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CFPB proposal would weaken oversight of “fintech” and put consumers at risk

Consumer Reports opposes CFPB proposal that would give providers “safe harbor” from some consumer protection laws

WASHINGTON, D.C. – A proposal by the Consumer Financial Protection Bureau (CFPB) would put consumers at risk by loosening oversight of financial products and services touted as “fintech,” according to Consumer Reports.  In a letter sent to the CFPB, Consumer Reports called on the Bureau to refrain from creating a “sandbox” that would allow companies to operate in the consumer market without appropriate oversight and with exemptions from several important consumer protection laws and regulations.

“Few, if any fintech products are truly novel,” said Christina Tetreault, senior policy counsel for Consumer Reports.  “Most fintech offerings fall within established legal definitions of products and services for deposit-taking, money transmission or lending, Consumer financial products should not be exempt from oversight simply because they rely on the latest whiz bang technology or gather and often share large amounts of customer data.”

The CFPB currently has a policy that can effectively deal with products and services that pose novel legal questions. Under its 2016 final No Action Letters (NAL) Policy, companies whose products face substantial legal or regulatory uncertainty can seek assurance that the Bureau will not take legal action against them related to that particular practice.  In return, providers are required to share information on an ongoing basis with the CFPB about how consumers are impacted by their offering.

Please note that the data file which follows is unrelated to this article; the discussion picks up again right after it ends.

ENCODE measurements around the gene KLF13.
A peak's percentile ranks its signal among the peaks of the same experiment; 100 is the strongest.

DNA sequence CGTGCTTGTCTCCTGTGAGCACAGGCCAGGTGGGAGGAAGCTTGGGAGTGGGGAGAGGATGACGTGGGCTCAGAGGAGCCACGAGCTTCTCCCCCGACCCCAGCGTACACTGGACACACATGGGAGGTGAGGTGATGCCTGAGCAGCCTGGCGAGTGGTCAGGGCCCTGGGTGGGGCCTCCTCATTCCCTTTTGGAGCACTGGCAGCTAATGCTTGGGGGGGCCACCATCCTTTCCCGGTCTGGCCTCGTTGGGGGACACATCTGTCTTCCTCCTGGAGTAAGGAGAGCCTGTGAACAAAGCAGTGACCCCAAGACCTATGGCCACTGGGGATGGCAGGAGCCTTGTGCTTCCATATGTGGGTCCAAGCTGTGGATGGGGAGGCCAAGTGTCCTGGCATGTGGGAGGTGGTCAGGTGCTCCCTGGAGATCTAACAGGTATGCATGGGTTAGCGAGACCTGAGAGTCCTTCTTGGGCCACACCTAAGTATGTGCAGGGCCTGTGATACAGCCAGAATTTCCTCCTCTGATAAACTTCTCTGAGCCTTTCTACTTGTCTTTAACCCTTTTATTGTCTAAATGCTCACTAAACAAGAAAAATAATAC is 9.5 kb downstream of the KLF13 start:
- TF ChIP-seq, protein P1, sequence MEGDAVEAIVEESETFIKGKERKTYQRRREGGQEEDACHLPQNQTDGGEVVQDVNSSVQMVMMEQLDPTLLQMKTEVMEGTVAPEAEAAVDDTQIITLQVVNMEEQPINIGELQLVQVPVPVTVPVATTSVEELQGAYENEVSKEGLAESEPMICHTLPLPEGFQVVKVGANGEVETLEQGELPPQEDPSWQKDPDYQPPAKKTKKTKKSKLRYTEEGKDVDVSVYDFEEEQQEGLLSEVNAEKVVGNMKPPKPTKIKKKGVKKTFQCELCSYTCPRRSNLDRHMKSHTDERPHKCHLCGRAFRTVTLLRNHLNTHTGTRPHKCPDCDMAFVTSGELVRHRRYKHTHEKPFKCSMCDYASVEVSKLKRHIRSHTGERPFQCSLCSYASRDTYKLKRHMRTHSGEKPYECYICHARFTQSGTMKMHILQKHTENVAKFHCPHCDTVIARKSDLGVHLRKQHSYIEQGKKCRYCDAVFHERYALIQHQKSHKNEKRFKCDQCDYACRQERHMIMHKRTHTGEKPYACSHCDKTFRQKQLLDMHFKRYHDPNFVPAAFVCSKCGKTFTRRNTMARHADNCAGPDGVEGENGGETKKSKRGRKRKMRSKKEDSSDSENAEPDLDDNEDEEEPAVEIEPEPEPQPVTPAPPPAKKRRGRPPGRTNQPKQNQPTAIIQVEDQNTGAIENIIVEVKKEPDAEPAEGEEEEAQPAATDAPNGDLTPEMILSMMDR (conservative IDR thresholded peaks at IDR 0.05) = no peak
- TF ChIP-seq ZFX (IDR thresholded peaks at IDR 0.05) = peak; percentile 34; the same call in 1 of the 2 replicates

Under the existing policy, NALs are meant to be rare, and only used when a truly novel situation arises.  The CFPB’s proposal would allow NALs to be issued more broadly and providers would not be required to provide the Bureau with data about how consumers are impacted.  The CFPB has made clear that it intends to issue many NALs under its proposed new policy.  And unlike its current policy, the Bureau expects to issue waivers for unfair, deceptive, or abusive acts or practices.

The CFPB has also proposed the creation of a so-called “sandbox,” which would allow companies to test products and services in the open market without having to comply with all applicable consumer protection laws.  Companies participating in the proposed Product Sandbox would not be subject to CFPB enforcement or supervisory action and would have a “safe harbor” from complying with consumer protections governing electronic transactions, misleading credit practices, and fair lending.

“This proposal opens the door to broad exemptions from laws and regulations, and is unnecessary for innovation to flourish,” said Tetreault.  “The CFPB should avoid treating consumers as guinea pigs by weakening oversight of fintech products and services.”

Michael McCauley: mmccauley@consumer.org or 415-431-6747, ext 7606